This is the eighth part of a series in which I respond to the themes developed by Thomas Kuhn in his work ‘The Structure of Scientific Revolutions’. This eighth part is a response to Chapter 7. My review of Chapter 7 can be seen in the Appendix which should clarify some of the subsequent discussion. I have interpreted the essence of this chapter as the need for crises in science. These crises occur when scientists are repeatedly faced with anomalies which cannot be explained by the central paradigm.
At the time of writing, the discover of a Higgs boson-like particle at CERN’s Large Hadron Collider has dominated the news. In a previous post I have argued that this may in fact represent part of normal science since the experimental findings have confirmed the standard model. In other words the findings fit with the guiding paradigm. However there remains the possibility that this could herald a period of revolutionary science. When the LHC is in full operation, it may generate findings which do not fit with the Standard Model and which would represent anomalies. Kuhn predicts that repeated anomalies lead to crises. These crises necessitate an alternative model or theory to explain the occurrence of these repeated anomalies. Thus if the Standard Model generates many findings which are dissonant with the Standard Model these anomalies would lead to an alternative model with a debate between proponents of the two models and perhaps a transition between these models.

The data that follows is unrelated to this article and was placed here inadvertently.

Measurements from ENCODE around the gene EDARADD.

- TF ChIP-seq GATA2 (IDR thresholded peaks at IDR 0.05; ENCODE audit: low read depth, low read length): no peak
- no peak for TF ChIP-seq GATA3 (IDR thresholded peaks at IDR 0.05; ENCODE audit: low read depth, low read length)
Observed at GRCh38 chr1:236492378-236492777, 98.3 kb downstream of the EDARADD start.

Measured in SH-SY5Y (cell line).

Whilst the above is supposition, the revolution in science isn’t an overnight phenomenon but one which takes place over lengthy periods. The culture changes, there are debates and in the twilight years of the passing paradigm the loyal proponents fight a rearguard action. Finally the transition is complete. From this perspective we can see that exciting scientific events widely disseminated in the media and discussed at significant length might not necessarily be the revolutionary science that Kuhn talks about. Instead the dust must settle and we must look not just at the science but at the players – the scientists themselves. We must wait to see the anomalies, the generation of a competing theory, the ensuing theoretical debate between the camps. Then it becomes clear that we are seeing a revolution. Even then though we must wait to see if the new paradigm succeeds.